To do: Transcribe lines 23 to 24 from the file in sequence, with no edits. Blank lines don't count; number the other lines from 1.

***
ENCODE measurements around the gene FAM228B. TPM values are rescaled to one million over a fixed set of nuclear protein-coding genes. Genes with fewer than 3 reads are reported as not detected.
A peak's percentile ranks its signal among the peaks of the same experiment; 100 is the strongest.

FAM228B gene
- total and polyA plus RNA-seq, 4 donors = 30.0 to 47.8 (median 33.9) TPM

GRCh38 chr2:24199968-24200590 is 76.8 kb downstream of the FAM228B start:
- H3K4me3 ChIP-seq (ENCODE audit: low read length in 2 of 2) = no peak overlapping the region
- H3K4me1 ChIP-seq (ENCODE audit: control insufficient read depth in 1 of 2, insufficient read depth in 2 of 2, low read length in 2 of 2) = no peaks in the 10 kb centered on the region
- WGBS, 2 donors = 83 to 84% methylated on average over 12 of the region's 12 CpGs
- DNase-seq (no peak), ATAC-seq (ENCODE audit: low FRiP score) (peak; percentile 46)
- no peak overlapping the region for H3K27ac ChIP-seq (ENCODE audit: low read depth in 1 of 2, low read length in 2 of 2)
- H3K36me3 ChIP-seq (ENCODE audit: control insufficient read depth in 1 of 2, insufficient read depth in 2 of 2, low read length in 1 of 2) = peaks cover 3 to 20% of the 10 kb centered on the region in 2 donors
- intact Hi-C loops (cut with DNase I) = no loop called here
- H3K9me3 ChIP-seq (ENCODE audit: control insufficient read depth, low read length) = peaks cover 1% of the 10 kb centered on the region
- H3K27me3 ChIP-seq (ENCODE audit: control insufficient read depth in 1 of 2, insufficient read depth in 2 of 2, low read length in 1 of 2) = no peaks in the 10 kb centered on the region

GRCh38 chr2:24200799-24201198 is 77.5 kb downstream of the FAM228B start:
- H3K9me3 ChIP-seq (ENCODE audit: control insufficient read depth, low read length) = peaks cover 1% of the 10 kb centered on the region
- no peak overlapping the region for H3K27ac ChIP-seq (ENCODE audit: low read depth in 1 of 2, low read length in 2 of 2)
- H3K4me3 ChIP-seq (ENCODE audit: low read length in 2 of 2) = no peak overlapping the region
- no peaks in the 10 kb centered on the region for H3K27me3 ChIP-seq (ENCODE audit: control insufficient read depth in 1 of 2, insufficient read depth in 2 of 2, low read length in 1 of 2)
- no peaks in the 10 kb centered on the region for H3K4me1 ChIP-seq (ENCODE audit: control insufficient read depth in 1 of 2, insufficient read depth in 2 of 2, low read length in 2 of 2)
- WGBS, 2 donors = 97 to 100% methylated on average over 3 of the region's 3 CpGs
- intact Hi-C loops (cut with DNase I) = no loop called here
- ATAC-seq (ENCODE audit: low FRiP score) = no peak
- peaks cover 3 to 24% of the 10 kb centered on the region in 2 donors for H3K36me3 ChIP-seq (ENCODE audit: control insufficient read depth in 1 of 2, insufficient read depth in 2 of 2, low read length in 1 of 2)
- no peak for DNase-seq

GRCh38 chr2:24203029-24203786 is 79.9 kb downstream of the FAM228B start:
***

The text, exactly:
- ATAC-seq (ENCODE audit: low FRiP score) = no peak
- peaks cover 3 to 24% of the 10 kb centered on the region in 2 donors for H3K36me3 ChIP-seq (ENCODE audit: control insufficient read depth in 1 of 2, insufficient read depth in 2 of 2, low read length in 1 of 2)